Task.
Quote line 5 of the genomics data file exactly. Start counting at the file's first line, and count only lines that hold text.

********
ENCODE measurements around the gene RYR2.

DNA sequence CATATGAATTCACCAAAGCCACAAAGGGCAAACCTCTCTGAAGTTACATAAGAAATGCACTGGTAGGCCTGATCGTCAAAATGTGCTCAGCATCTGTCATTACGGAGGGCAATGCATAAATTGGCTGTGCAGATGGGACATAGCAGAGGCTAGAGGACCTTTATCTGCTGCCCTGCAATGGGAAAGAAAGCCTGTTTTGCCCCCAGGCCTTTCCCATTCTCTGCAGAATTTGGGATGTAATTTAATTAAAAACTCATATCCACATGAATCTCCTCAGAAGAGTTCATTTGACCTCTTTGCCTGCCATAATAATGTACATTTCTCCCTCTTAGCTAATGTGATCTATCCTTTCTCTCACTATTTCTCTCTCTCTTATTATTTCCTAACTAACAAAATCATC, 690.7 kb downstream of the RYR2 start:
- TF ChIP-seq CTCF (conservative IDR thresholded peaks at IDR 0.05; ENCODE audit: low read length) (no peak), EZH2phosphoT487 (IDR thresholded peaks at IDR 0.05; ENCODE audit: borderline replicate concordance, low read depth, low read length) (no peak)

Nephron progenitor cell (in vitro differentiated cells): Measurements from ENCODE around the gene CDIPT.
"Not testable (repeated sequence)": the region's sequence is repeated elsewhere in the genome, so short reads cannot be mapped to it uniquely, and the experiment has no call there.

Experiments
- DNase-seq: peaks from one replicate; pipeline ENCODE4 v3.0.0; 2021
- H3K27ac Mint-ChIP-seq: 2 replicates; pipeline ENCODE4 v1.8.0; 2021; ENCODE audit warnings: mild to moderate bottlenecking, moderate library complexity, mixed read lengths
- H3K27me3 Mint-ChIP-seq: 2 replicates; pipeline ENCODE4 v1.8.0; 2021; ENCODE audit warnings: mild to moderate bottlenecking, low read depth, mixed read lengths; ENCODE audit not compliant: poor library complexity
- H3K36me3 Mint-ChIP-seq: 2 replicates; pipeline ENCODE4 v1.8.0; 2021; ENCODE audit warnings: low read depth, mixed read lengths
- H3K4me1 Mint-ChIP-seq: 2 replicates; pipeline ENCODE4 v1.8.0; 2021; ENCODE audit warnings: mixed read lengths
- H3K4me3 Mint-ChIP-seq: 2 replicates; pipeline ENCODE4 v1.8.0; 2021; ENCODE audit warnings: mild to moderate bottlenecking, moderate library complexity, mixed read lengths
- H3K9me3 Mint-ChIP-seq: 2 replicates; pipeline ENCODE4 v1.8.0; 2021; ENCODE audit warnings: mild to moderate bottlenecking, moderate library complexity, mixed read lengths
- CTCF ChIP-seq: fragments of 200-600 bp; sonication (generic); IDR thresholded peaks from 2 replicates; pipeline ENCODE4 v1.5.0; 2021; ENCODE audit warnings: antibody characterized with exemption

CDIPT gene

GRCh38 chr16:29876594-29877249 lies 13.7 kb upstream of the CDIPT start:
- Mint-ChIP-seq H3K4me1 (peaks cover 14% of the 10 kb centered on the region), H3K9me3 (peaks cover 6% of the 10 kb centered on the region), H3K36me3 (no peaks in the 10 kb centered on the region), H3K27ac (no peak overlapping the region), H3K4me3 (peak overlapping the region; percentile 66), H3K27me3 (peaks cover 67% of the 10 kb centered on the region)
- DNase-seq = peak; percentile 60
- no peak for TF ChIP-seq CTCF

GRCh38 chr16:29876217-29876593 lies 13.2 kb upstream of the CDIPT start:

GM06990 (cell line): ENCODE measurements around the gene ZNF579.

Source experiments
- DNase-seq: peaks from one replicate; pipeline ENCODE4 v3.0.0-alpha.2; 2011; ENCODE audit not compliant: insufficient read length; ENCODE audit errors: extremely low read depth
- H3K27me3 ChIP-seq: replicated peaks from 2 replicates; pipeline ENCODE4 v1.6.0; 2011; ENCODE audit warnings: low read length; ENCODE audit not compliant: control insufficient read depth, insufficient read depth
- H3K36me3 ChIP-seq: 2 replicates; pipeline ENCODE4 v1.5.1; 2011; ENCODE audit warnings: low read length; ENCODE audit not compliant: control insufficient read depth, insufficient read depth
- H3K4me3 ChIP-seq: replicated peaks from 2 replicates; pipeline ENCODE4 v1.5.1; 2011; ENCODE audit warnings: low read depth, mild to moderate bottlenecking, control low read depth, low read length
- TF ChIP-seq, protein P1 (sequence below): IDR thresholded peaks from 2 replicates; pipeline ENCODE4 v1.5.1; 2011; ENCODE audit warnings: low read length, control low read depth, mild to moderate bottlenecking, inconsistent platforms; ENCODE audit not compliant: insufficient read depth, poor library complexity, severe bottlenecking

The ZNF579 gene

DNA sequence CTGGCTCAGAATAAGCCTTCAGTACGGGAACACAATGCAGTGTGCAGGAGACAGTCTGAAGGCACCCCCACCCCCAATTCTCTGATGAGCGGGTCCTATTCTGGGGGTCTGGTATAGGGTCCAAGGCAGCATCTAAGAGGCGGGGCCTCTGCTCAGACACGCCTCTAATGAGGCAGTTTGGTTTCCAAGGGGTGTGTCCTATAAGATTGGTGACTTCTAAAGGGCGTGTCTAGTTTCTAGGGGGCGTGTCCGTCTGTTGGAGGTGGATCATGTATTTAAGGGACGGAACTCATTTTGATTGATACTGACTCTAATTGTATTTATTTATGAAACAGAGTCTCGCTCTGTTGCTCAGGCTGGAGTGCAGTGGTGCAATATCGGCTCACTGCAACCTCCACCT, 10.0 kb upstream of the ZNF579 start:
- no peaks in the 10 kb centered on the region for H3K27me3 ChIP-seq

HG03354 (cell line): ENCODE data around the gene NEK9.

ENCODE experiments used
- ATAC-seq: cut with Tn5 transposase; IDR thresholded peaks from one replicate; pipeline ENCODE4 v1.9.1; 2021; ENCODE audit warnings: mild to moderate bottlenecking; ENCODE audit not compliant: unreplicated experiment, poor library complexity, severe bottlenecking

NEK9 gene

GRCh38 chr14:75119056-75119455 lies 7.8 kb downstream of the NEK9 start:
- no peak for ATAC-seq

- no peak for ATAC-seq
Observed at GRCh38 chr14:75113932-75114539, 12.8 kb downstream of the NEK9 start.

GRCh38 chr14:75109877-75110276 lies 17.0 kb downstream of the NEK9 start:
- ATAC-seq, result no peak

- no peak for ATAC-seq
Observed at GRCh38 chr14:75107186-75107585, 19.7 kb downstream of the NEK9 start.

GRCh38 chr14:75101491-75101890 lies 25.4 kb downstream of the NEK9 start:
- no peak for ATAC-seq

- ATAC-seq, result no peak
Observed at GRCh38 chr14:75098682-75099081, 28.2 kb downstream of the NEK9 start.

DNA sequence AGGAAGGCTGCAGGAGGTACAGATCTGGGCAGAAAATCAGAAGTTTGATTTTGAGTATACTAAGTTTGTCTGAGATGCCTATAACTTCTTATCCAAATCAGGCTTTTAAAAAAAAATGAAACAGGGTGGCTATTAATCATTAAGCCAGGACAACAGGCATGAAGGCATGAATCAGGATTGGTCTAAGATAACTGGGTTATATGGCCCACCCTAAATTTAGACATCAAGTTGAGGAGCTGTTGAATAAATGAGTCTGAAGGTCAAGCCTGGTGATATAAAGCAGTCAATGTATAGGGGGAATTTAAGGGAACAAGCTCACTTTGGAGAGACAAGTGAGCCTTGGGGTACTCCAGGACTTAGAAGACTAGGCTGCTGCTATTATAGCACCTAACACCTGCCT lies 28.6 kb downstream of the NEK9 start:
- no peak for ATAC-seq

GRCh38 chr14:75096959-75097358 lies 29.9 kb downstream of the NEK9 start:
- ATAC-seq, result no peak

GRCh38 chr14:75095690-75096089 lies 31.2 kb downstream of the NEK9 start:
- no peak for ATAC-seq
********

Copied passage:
"Not testable (repeated sequence)": the region's sequence is repeated elsewhere in the genome, so short reads cannot be mapped to it uniquely, and the experiment has no call there.